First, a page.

What Manuel Pellegrini Can Bring to Manchester City

Sam TigheWorld Football Tactics Lead WriterMay 31, 2013

What Manuel Pellegrini Can Bring to Manchester City

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    According to the BBC, Manuel Pellegrini has a verbal agreement to take over at Manchester City once the Spanish Liga season ends.

    The Citizens have been without a manager since sacking Roberto Mancini after the FA Cup final loss to Wigan Athletic, with assistant Brian Kidd stepping in for the final two games against Reading and Norwich City.

    The Chilean now looks all set to depart current club Malaga and take the reins at the Etihad Stadium, so what will the new man bring to the North of England? 

A Wealth of Experience

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    Manuel Pellegrini would arrive at Manchester City with a wealth of footballing experience.

    The 59-year-old has managed 10 clubs to date and moved to Europe in 2004 with Villarreal. From there he's learnt, developed and changed with the sport and now represents a top-notch tactician.

    Despite never winning a trophy in Europe, his resumé is impressive: He took underdogs Villarreal to the UEFA Champions League semifinals only to lose to Arsenal and got Malaga into the UCL knockout rounds despite the club's poor financial state. 

A History of Overachieving

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    The main reason many defend Manuel Pellegrini's lack of trophy wins in Europe is his tactical mastery, taking smaller clubs into positions where they are clearly overachieving.

    Malaga were minutes—or yards—from a place in the UEFA Champions League semifinals, while he took Villarreal there in 2006.

    He did what he could at Real Madrid but never had full control of transfers and team selections. In truth, he did remarkably well considering the attacking players he was forced to shoehorn into the side.

    With the lion's share of control at City and a talented team at his disposal, this could be the defining era for him as a manager. 

Ultimate Tactical Flexibility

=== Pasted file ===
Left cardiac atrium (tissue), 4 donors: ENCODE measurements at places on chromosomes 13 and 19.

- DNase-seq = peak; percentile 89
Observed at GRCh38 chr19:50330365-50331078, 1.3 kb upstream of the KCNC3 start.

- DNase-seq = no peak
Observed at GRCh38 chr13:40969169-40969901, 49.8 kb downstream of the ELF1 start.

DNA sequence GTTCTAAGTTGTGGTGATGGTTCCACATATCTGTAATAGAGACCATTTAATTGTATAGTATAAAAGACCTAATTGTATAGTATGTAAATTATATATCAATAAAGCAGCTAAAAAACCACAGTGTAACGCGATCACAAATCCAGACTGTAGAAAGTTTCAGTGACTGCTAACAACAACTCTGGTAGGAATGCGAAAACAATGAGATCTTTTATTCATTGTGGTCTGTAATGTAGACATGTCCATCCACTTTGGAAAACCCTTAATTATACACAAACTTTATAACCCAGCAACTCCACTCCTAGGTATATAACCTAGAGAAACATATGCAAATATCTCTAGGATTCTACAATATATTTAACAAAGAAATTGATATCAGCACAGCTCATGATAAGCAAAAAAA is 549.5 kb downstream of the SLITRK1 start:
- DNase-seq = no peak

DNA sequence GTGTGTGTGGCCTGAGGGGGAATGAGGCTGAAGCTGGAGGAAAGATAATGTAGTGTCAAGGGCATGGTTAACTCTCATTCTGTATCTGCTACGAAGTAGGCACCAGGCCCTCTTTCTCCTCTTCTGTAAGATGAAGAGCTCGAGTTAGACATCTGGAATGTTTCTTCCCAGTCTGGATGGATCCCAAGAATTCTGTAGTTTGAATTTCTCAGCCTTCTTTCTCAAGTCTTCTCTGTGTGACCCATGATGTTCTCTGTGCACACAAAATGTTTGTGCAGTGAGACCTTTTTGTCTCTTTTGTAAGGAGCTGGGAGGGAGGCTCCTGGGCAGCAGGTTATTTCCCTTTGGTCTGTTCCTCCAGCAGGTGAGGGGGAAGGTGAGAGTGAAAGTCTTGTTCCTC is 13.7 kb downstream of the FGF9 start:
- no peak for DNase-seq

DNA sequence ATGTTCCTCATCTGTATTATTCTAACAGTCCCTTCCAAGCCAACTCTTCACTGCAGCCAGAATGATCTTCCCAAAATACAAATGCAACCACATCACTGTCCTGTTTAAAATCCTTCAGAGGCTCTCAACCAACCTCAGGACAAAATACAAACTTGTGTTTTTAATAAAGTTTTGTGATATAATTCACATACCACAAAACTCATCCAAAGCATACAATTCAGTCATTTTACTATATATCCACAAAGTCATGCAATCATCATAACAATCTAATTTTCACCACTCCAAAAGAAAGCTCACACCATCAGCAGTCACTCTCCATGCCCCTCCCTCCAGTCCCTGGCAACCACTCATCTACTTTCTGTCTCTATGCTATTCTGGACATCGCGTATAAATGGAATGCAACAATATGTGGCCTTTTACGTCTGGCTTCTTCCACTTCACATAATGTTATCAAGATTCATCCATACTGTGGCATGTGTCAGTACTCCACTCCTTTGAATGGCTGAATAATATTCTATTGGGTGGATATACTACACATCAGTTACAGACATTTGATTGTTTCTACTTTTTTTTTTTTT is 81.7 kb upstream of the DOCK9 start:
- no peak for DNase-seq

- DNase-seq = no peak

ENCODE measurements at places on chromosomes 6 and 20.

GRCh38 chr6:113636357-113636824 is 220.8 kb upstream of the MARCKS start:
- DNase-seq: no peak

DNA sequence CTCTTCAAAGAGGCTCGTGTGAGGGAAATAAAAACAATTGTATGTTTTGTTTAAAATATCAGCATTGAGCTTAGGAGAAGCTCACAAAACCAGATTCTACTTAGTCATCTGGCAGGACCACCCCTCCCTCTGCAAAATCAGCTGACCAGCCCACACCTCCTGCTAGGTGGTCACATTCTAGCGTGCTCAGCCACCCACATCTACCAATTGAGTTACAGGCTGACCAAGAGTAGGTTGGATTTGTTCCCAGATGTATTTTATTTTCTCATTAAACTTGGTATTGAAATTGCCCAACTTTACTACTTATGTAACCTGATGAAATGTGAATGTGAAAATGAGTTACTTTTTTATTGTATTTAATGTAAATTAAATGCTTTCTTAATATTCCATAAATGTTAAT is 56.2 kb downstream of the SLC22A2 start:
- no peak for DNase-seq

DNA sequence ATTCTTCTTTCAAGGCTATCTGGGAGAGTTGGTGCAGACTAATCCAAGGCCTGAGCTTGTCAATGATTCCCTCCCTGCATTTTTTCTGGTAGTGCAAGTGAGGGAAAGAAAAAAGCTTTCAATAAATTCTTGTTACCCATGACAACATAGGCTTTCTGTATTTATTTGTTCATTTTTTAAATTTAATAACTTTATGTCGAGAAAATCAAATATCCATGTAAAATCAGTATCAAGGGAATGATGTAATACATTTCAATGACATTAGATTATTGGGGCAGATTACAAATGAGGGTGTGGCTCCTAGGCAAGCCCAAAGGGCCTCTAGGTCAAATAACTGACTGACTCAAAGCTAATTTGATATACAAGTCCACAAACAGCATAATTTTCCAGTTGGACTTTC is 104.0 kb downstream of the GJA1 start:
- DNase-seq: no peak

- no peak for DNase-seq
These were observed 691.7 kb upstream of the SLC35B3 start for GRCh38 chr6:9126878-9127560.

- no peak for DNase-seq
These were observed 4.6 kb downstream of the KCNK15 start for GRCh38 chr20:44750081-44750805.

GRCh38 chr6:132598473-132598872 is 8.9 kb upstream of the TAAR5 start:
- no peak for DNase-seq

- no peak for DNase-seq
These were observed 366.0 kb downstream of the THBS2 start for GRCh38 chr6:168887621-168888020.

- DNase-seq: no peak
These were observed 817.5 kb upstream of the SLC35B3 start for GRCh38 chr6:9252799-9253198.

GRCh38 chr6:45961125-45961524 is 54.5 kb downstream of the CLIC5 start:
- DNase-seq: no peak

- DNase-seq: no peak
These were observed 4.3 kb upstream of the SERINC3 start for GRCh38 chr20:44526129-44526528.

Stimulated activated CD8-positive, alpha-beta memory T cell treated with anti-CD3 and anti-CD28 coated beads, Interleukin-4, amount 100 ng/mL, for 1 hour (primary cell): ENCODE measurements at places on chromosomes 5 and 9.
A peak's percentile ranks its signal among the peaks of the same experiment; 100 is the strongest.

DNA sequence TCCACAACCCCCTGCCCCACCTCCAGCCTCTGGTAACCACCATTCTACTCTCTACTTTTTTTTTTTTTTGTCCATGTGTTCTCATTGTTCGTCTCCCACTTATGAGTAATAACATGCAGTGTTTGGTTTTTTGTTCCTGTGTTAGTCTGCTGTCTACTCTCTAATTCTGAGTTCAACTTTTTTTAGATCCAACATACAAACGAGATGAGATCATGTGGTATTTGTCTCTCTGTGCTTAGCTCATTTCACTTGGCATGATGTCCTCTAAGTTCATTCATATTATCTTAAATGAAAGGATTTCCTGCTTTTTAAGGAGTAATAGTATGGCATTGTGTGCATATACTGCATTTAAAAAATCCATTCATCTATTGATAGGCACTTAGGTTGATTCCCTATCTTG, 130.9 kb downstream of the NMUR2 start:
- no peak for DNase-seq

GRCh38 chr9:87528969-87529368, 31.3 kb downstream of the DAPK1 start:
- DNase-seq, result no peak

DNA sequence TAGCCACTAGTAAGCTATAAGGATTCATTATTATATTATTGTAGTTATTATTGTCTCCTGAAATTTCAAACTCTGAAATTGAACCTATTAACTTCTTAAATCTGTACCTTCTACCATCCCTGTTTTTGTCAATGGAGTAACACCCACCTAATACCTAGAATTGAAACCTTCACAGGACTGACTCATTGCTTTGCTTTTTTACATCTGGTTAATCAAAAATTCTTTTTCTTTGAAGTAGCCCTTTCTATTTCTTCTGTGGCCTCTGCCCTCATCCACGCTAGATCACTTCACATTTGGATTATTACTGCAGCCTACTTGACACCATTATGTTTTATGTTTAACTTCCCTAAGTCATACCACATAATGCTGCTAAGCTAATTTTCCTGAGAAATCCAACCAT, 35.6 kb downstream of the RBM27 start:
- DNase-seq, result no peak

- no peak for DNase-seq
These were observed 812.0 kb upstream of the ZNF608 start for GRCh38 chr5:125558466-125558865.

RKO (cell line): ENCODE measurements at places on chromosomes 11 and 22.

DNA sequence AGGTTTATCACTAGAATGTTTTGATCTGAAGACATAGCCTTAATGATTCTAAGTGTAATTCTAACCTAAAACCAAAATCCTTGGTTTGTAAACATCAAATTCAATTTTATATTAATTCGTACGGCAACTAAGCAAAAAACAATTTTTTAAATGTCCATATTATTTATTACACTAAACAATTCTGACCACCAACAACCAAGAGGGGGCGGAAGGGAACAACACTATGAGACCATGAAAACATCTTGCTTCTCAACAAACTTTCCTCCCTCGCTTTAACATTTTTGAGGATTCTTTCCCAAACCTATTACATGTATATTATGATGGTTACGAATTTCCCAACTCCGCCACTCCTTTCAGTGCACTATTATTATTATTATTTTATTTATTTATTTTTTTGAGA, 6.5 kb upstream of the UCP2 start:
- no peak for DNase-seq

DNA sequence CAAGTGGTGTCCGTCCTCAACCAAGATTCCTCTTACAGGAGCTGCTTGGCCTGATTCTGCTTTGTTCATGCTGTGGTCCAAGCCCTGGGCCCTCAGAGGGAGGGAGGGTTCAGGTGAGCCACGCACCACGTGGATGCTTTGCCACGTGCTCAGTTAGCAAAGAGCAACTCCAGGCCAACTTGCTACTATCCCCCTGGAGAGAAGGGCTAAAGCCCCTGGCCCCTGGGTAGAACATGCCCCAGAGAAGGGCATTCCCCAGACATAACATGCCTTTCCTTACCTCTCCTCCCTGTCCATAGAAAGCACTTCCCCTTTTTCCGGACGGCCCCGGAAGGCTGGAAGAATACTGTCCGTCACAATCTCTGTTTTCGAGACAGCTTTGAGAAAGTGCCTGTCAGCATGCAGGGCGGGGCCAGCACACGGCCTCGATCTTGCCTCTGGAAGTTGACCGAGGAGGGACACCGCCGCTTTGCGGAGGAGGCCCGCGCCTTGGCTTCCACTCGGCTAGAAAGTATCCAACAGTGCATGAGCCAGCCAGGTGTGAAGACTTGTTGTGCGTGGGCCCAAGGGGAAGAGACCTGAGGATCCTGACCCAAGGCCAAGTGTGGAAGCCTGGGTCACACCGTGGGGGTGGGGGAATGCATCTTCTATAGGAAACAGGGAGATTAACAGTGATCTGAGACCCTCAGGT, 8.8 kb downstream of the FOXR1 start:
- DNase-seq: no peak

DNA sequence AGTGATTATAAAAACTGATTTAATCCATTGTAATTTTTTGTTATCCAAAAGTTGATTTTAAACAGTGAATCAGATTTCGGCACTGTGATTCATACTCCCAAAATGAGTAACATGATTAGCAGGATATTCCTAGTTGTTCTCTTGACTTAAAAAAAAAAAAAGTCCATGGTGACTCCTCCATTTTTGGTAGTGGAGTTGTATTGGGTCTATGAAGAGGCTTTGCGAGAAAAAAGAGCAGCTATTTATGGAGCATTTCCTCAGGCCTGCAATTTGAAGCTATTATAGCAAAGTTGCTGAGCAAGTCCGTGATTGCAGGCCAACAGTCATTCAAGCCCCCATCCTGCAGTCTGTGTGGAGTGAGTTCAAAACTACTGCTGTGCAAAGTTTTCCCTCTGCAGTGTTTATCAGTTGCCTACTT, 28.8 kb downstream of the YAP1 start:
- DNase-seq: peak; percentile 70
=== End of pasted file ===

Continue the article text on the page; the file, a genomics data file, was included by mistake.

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    As detailed here, Manuel Pellegrini is the master of tactical adjustments—the man never stops learning.

    He's famous for his 4-2-2-2 at Villarreal and Real Madrid, and he will always play two strikers if possible. Adept at training players at both ends of the field, he's not the kind of coach who sends out a mindless 4-4-2.

    He produced a steely 4-2-3-1 this season at Malaga that proved incredibly tough to break down. Marco Reus and Co. of Borussia Dortmund had more joy against Real Madrid's Sami Khedira than they did against Malaga's Ignacio Camacho.

    Anyone who manages to get Kaka, Raul, Rafael van der Vaart, Esteban Granero, Guti and Cristiano Ronaldo into the same lineup and not concede bucket-loads of goals deserves commendation.

A Gracious, Professional Face for the Organisation

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    Aside from his tactical nous, Manuel Pellegrini is adored by many due to his polite nature.

    The Chilean told ESPN after Malaga's loss to Borussia Dortmund that UEFA "did not want us" in the Champions League semifinals (following their ban earlier in the season)—a rare, outspoken moment considering his history.

    His anger was understandable given the offside nature of the goal that knocked them out in the final minutes, but his professional past ensured his name wasn't smeared.

    Roberto Mancini had a tendency to be a little off with reporters, but Pellegrini will be the consummate pro Manchester City football club want and need.